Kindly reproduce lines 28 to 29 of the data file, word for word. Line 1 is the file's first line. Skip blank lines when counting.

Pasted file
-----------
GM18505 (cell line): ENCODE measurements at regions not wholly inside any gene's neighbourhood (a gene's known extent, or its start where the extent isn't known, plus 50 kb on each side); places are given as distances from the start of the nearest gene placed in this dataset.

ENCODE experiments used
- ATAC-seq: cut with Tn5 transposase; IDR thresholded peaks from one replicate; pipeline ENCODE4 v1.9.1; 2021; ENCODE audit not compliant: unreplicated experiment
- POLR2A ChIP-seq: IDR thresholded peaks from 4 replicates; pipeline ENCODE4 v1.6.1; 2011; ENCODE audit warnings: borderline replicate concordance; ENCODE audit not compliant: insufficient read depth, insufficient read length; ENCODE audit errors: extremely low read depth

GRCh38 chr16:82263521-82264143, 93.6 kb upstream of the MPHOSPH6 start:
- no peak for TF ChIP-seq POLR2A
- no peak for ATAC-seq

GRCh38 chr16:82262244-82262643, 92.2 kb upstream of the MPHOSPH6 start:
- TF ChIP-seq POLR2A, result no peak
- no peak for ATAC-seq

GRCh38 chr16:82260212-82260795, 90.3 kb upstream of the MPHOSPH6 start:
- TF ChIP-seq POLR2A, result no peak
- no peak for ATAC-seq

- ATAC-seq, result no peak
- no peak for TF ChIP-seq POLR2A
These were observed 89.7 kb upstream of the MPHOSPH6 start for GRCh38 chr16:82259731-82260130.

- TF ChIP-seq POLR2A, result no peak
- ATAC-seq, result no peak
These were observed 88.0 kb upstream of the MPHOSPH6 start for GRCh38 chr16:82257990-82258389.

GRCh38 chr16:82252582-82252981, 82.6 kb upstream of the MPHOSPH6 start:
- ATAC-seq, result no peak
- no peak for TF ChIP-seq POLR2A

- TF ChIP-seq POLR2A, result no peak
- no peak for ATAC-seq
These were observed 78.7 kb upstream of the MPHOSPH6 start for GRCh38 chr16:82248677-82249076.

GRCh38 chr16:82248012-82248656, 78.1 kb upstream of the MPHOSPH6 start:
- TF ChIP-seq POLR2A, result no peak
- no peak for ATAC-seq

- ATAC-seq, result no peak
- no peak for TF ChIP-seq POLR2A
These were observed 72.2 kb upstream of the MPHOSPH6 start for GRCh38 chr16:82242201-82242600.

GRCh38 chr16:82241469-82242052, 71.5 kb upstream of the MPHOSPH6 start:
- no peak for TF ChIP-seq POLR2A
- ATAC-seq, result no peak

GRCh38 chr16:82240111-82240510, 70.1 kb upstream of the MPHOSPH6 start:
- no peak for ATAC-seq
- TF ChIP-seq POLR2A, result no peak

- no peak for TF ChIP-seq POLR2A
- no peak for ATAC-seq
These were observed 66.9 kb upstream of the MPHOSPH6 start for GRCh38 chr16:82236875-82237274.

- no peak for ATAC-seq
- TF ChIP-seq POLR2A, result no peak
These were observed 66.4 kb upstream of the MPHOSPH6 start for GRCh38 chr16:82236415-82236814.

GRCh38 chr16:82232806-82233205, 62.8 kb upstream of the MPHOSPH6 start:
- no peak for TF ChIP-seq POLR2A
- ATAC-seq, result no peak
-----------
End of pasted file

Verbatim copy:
- no peak for ATAC-seq

- ATAC-seq, result no peak